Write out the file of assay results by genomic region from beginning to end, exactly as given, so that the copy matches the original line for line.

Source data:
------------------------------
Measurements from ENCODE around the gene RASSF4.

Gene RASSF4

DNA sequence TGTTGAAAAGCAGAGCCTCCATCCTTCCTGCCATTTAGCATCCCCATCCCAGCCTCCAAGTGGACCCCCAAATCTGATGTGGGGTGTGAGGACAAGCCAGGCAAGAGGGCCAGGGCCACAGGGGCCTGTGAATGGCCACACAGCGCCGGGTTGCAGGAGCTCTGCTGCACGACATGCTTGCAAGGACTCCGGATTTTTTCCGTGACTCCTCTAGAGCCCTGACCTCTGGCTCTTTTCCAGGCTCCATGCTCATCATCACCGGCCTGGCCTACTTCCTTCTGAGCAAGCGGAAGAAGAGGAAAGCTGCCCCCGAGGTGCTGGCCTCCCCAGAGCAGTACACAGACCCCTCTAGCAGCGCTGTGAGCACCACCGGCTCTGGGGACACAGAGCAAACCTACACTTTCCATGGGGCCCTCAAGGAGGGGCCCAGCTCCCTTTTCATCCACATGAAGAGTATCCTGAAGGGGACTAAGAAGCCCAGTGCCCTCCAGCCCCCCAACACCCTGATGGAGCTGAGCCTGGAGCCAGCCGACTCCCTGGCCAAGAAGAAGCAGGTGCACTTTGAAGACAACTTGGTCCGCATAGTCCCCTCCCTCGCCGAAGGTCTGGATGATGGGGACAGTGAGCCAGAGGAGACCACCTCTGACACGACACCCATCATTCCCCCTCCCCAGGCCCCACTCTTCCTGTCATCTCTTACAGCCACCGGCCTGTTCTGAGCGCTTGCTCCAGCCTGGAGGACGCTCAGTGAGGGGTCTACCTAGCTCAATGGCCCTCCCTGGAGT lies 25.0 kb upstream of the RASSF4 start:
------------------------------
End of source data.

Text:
Measurements from ENCODE around the gene RASSF4.

Gene RASSF4

DNA sequence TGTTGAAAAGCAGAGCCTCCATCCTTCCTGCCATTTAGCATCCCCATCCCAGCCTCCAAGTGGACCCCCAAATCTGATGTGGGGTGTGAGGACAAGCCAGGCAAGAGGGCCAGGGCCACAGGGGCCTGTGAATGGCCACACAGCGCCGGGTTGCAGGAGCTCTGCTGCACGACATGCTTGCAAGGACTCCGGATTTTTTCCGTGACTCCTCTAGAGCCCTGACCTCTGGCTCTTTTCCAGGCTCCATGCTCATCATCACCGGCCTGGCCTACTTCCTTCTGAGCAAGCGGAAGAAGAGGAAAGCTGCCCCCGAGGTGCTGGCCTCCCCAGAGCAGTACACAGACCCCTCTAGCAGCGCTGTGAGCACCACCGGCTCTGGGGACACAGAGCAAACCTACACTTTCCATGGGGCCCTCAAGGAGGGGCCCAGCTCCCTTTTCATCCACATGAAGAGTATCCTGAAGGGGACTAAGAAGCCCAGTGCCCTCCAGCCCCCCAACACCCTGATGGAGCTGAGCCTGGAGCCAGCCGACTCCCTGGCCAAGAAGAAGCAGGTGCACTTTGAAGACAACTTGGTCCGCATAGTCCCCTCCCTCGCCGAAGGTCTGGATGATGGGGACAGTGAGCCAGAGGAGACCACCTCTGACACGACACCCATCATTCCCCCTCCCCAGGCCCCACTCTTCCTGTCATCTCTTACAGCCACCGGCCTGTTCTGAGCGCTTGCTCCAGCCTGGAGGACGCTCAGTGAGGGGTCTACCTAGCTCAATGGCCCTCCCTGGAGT lies 25.0 kb upstream of the RASSF4 start: